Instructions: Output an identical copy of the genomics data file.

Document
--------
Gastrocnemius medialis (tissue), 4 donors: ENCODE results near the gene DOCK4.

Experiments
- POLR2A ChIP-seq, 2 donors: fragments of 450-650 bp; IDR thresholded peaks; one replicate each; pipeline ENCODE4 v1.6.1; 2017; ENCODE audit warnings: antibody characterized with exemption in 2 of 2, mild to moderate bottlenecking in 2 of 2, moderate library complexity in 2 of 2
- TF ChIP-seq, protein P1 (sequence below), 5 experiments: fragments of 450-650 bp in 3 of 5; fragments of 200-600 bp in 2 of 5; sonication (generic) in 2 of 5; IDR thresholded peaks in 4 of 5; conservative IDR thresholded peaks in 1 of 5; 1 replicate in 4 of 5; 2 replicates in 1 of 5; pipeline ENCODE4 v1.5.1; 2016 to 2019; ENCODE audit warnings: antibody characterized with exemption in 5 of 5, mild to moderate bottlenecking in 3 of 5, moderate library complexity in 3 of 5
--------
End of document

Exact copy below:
Gastrocnemius medialis (tissue), 4 donors: ENCODE results near the gene DOCK4.

Experiments
- POLR2A ChIP-seq, 2 donors: fragments of 450-650 bp; IDR thresholded peaks; one replicate each; pipeline ENCODE4 v1.6.1; 2017; ENCODE audit warnings: antibody characterized with exemption in 2 of 2, mild to moderate bottlenecking in 2 of 2, moderate library complexity in 2 of 2
- TF ChIP-seq, protein P1 (sequence below), 5 experiments: fragments of 450-650 bp in 3 of 5; fragments of 200-600 bp in 2 of 5; sonication (generic) in 2 of 5; IDR thresholded peaks in 4 of 5; conservative IDR thresholded peaks in 1 of 5; 1 replicate in 4 of 5; 2 replicates in 1 of 5; pipeline ENCODE4 v1.5.1; 2016 to 2019; ENCODE audit warnings: antibody characterized with exemption in 5 of 5, mild to moderate bottlenecking in 3 of 5, moderate library complexity in 3 of 5